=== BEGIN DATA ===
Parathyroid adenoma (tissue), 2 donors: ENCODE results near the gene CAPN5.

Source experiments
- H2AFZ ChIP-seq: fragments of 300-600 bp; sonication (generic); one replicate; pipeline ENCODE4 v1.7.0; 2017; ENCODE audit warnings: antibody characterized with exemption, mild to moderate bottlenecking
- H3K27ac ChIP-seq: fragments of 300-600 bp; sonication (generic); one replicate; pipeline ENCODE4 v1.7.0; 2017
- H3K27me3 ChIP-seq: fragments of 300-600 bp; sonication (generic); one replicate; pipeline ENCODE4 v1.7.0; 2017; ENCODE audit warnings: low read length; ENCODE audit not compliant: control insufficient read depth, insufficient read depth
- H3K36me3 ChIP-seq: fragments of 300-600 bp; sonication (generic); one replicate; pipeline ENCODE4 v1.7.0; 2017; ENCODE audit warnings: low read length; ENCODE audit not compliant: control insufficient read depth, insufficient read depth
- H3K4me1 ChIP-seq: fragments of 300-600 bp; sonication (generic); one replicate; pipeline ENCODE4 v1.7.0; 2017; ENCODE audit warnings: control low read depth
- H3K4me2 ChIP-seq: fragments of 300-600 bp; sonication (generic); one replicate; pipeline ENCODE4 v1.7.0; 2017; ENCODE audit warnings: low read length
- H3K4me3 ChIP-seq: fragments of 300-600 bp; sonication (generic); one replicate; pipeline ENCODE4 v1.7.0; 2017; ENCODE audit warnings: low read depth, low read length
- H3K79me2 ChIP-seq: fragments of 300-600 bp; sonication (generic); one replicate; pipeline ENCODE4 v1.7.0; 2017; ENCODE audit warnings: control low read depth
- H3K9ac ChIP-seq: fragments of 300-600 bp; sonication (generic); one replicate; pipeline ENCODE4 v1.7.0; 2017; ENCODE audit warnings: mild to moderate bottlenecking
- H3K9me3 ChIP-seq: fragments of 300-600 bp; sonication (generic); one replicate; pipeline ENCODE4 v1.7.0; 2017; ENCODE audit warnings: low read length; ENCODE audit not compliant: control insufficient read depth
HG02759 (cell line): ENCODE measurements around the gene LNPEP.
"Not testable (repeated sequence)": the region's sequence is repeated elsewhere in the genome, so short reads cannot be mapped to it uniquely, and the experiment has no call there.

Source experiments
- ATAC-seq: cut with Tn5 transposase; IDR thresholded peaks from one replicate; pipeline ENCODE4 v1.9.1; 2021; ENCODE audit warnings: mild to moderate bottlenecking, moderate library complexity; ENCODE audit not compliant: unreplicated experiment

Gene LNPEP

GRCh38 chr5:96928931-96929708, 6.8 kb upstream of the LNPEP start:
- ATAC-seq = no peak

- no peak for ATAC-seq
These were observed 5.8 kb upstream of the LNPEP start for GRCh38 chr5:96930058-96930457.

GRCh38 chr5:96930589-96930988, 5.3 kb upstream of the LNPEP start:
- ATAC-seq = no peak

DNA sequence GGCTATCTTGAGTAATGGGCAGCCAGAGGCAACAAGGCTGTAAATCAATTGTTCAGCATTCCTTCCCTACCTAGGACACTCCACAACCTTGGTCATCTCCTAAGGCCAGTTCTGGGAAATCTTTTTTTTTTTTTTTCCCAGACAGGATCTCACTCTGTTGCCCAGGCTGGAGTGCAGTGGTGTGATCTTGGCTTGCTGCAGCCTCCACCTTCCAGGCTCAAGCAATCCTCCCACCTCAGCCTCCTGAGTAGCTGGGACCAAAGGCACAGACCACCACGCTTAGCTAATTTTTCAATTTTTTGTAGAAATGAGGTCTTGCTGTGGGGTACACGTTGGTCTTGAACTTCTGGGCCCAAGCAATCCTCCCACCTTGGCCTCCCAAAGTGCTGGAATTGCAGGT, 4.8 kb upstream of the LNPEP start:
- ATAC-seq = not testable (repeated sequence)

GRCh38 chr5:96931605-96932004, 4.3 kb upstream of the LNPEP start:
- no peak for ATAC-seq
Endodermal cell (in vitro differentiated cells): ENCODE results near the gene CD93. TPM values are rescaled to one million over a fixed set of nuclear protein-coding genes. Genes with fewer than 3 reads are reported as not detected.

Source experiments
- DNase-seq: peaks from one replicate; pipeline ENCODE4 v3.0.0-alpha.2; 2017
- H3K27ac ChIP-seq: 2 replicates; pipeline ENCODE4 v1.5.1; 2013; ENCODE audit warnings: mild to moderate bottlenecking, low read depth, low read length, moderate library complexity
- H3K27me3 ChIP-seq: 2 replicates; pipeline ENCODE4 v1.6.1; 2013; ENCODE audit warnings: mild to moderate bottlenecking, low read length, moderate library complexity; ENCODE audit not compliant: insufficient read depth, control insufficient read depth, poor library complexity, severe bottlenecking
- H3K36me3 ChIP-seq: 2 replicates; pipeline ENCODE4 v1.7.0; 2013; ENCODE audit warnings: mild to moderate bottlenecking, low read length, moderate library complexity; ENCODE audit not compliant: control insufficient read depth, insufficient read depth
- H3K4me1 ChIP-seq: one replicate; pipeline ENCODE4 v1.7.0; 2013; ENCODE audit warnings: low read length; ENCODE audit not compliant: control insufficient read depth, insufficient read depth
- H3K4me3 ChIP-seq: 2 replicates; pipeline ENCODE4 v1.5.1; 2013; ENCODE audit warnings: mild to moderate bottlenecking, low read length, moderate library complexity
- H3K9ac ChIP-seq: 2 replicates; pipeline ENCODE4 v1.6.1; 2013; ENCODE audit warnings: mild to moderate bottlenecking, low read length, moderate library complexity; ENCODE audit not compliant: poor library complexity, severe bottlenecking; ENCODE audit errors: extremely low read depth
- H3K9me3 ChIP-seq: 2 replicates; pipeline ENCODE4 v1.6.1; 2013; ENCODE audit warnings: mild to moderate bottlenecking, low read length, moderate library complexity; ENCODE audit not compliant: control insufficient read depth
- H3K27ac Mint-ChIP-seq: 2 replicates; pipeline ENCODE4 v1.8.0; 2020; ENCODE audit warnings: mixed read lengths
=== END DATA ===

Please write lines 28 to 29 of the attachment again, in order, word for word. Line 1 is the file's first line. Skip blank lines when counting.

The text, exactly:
Endodermal cell (in vitro differentiated cells): ENCODE results near the gene CD93. TPM values are rescaled to one million over a fixed set of nuclear protein-coding genes. Genes with fewer than 3 reads are reported as not detected.

Source experiments